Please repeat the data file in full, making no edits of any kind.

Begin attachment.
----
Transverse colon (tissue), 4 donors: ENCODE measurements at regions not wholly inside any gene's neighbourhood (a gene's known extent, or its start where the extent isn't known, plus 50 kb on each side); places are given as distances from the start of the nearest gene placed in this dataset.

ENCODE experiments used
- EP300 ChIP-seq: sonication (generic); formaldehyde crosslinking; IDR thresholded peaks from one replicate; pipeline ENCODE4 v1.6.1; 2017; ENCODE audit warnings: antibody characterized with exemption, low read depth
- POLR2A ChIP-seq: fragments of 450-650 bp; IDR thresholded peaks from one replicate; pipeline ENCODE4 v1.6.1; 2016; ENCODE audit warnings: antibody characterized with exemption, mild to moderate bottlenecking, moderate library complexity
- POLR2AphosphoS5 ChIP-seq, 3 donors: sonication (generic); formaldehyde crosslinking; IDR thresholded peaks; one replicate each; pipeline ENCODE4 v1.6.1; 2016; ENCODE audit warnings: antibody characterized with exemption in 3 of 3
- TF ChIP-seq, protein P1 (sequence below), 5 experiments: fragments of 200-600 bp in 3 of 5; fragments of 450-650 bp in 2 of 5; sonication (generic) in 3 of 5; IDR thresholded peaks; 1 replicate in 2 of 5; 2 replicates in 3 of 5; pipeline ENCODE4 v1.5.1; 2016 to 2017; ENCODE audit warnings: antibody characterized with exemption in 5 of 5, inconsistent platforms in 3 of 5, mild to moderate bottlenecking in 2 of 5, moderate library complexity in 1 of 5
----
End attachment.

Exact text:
Transverse colon (tissue), 4 donors: ENCODE measurements at regions not wholly inside any gene's neighbourhood (a gene's known extent, or its start where the extent isn't known, plus 50 kb on each side); places are given as distances from the start of the nearest gene placed in this dataset.

ENCODE experiments used
- EP300 ChIP-seq: sonication (generic); formaldehyde crosslinking; IDR thresholded peaks from one replicate; pipeline ENCODE4 v1.6.1; 2017; ENCODE audit warnings: antibody characterized with exemption, low read depth
- POLR2A ChIP-seq: fragments of 450-650 bp; IDR thresholded peaks from one replicate; pipeline ENCODE4 v1.6.1; 2016; ENCODE audit warnings: antibody characterized with exemption, mild to moderate bottlenecking, moderate library complexity
- POLR2AphosphoS5 ChIP-seq, 3 donors: sonication (generic); formaldehyde crosslinking; IDR thresholded peaks; one replicate each; pipeline ENCODE4 v1.6.1; 2016; ENCODE audit warnings: antibody characterized with exemption in 3 of 3
- TF ChIP-seq, protein P1 (sequence below), 5 experiments: fragments of 200-600 bp in 3 of 5; fragments of 450-650 bp in 2 of 5; sonication (generic) in 3 of 5; IDR thresholded peaks; 1 replicate in 2 of 5; 2 replicates in 3 of 5; pipeline ENCODE4 v1.5.1; 2016 to 2017; ENCODE audit warnings: antibody characterized with exemption in 5 of 5, inconsistent platforms in 3 of 5, mild to moderate bottlenecking in 2 of 5, moderate library complexity in 1 of 5